I think everybody would agree, fresh herbs and spices add a lovely smell and flavour to our meals. Fresh herbs also add vitamins like A, C and K to our food and they are packed with antioxidants.
And not only that, by adding flavour with the herbs, we can cut back on the salt!
But here’s a thought … have you ever considered adding some herbs to your dog’s food?
Fresh herbs are able to promote better health and wellness for you AND your dog! So, why not try it?
Most of the herbs are easy to grow. You don’t even need to have a garden or back yard, you can simply grow them on your inside window sill just like I do with some of mine.
Only my sage, lavender, rosemary and marjoram are now grown outside because they have flourished quite a bit over the year’s 😊
Here are some ideas for ways you can introduce the health and wellness benefits of fresh herbs into yours and your dog’s life!
Basil (Ocimum basilicum)
One of my all-time favourites! I love to place a few whole leaves on my avocado & hummus toast and happily munch on it. Or I chop it up with some sun dried tomatoes and spread that on toast… but back to the dogs …lol!
Basil has antioxidant, antiviral, and antimicrobial properties, and is full of vitamins and minerals.
Basil also helps with digestion, and in the dry form you can find this herb in many digestive teas to relieve stomach spasms.
How to make basil oil:
* Bunch of basil
* 1l sweet almond oil or olive oil
In the mortar, crush basil leaves, and when they start to release their aroma start adding the oil. Then put the oil with the leaves into a clean jar or a bottle with a lid, and add the rest of the oil. Close the jar and leave it for two weeks, occasionally shaking the content. Then you can use the oil to flavour your meal, your dog’s dinner, and you can even use it for massaging your tired sore muscles.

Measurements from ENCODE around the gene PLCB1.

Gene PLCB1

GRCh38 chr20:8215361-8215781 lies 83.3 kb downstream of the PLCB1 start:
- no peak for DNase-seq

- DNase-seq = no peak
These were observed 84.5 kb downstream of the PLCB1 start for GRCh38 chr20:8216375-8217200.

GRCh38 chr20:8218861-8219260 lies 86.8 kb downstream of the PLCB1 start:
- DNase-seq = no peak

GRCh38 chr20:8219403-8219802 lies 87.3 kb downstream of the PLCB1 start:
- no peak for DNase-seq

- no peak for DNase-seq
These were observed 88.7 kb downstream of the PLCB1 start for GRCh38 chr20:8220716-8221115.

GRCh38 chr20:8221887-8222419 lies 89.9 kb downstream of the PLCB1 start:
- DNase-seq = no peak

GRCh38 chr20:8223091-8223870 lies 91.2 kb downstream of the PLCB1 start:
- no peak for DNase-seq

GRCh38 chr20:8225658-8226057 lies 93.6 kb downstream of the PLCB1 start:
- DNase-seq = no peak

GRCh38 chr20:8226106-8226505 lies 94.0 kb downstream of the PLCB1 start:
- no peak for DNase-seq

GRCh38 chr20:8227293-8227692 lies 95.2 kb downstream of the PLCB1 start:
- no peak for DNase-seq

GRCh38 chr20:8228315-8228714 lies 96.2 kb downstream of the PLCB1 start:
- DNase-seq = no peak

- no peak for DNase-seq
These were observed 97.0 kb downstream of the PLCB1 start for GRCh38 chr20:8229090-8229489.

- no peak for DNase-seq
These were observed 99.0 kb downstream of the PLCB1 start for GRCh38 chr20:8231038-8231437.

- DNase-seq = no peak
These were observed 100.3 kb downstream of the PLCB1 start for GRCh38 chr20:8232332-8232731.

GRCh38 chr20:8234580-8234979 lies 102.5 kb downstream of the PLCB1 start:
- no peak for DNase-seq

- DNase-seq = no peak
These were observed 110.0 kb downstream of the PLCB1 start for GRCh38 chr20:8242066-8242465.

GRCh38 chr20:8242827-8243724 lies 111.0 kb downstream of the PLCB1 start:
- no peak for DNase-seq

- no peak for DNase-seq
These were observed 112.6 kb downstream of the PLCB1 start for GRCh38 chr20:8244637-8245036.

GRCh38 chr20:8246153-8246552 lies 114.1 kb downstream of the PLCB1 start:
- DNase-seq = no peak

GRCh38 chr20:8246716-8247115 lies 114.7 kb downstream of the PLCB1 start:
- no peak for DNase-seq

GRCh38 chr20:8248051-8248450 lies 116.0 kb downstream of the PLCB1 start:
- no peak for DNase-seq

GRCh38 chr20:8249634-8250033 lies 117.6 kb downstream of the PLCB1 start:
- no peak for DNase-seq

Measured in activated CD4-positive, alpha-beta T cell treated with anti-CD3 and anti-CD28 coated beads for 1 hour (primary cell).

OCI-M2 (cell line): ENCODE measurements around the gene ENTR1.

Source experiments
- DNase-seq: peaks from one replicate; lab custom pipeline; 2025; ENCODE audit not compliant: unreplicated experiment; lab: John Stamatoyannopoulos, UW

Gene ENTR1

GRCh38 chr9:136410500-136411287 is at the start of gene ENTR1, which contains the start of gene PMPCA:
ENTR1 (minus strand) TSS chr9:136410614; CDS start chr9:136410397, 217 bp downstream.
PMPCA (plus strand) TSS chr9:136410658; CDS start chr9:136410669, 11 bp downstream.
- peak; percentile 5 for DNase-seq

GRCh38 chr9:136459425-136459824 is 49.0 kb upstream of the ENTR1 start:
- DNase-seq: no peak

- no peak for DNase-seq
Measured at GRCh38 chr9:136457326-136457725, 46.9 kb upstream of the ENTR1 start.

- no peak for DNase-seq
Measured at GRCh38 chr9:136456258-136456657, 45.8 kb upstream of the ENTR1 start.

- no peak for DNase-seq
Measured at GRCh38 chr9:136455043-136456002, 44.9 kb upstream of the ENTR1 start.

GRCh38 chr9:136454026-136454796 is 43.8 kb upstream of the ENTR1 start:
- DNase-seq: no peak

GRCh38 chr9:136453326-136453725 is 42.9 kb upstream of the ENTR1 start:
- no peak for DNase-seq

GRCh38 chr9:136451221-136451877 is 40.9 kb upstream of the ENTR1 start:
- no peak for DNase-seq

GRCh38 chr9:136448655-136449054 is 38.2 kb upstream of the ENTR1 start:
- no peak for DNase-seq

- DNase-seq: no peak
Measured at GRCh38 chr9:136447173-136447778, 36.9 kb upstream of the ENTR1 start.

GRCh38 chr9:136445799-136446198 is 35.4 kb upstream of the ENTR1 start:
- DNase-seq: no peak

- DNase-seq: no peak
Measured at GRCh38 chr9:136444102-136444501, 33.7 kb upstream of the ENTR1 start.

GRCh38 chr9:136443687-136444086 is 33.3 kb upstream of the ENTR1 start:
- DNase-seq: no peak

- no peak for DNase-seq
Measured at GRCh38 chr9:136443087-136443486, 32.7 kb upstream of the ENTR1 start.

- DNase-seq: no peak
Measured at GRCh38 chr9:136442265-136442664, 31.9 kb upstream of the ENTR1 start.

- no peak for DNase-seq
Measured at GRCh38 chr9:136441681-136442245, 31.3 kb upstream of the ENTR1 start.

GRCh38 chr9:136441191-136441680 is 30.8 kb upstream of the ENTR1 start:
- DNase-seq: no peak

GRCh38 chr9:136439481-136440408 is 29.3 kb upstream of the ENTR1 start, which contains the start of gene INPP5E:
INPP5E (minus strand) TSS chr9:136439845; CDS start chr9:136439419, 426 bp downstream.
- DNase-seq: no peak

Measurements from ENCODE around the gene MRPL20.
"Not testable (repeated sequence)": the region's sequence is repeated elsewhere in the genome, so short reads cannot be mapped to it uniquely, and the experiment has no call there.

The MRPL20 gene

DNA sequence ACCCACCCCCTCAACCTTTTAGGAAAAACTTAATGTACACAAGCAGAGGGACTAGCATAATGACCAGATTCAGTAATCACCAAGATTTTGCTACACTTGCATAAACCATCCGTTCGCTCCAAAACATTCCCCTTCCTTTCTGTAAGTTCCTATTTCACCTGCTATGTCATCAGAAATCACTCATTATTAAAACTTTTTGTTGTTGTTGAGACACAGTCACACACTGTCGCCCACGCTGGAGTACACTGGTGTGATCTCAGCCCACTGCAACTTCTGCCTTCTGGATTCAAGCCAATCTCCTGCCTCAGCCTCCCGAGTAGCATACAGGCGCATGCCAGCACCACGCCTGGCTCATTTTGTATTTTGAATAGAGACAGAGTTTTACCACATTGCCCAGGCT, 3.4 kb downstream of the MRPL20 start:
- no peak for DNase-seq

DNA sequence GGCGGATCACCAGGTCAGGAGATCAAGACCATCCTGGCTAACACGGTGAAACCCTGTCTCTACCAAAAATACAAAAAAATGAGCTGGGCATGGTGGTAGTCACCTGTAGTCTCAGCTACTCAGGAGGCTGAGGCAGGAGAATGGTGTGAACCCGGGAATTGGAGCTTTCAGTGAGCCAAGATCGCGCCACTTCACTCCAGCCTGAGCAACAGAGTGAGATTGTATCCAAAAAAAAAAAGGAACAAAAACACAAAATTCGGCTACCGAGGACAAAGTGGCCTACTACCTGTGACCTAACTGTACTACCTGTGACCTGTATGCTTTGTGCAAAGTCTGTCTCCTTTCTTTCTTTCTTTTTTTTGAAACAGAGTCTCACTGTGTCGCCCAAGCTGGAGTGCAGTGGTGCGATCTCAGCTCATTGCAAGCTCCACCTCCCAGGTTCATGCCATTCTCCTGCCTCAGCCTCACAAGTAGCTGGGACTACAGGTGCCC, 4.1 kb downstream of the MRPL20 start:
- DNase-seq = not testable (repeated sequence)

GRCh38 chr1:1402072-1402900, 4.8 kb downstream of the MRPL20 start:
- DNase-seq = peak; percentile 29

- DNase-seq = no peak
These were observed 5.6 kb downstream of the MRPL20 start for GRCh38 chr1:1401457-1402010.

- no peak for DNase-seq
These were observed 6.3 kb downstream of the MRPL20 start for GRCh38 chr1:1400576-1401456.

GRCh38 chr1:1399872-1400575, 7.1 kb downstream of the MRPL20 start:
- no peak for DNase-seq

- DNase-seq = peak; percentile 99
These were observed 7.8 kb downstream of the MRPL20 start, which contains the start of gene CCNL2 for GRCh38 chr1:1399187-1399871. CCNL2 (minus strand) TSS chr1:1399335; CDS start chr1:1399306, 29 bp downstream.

Did you know basil is associated with immortality? And apparently, it can make a person more attractive and even help to find love…
Well… try and let me know 😊
Rosemary (Rosemarinus officinalis)
This lovely herb is high in iron, calcium, and Vitamin B6, and has also been shown to act as an antioxidant.
Rosemary supports circulation, calms the mind, and relaxes internal tension. It can also help with some types of migraines.
If you enjoy gardening, you will find rosemary very useful here too. With dry rosemary, you can make a spray that can be used as a preventative care against mould, caterpillars, whiteflies, and the potato beetle.
How to make rosemary extract:
* 220g of dry crushed rosemary
* 700ml of 50% alcohol (if you can’t get this, vodka will do)
* 10-15 ml liquid soap
Pour alcohol over rosemary and leave it to infuse for two days. After two days, sieve it and add the liquid soap. Add about 130ml of the extract into 1 litre of water. With this amount of extract, you can make 6-7 litres of spray.
Personally, I haven’t tried it yet, as I didn’t do much gardening last year. But I will definitely try it this year.
Ginger (Zingiber officinalis)
I am a big fan of ginger tea, especially now in winter. When I can feel the cold is coming, it’s the first thing I do … make a ginger tea.
Ginger root is anti-inflammatory, and also has antibacterial properties. It helps aid in the absorption of food, and boosts the digestive system. It is also a great way to treat motion sickness because it helps to soothe nausea. Some pet owners even give it to their pets to help boost circulation. It can either be served finely chopped or dried and ground.
How to make ginger tea:
* 1 teaspoon freshly grated ginger
* 1 cup boiling water
* Sometimes I add a bit of cinnamon and/or cardamom
* Lemon and/or honey or agave syrup for flavour, if the tea is too spicy for you
Boil the water and then add it to the cup with grated ginger. Steep the tea, covered, for at least 5 minutes. Strain and discard ginger and serve warm. Finally, add lemon, honey, agave syrup … if you like.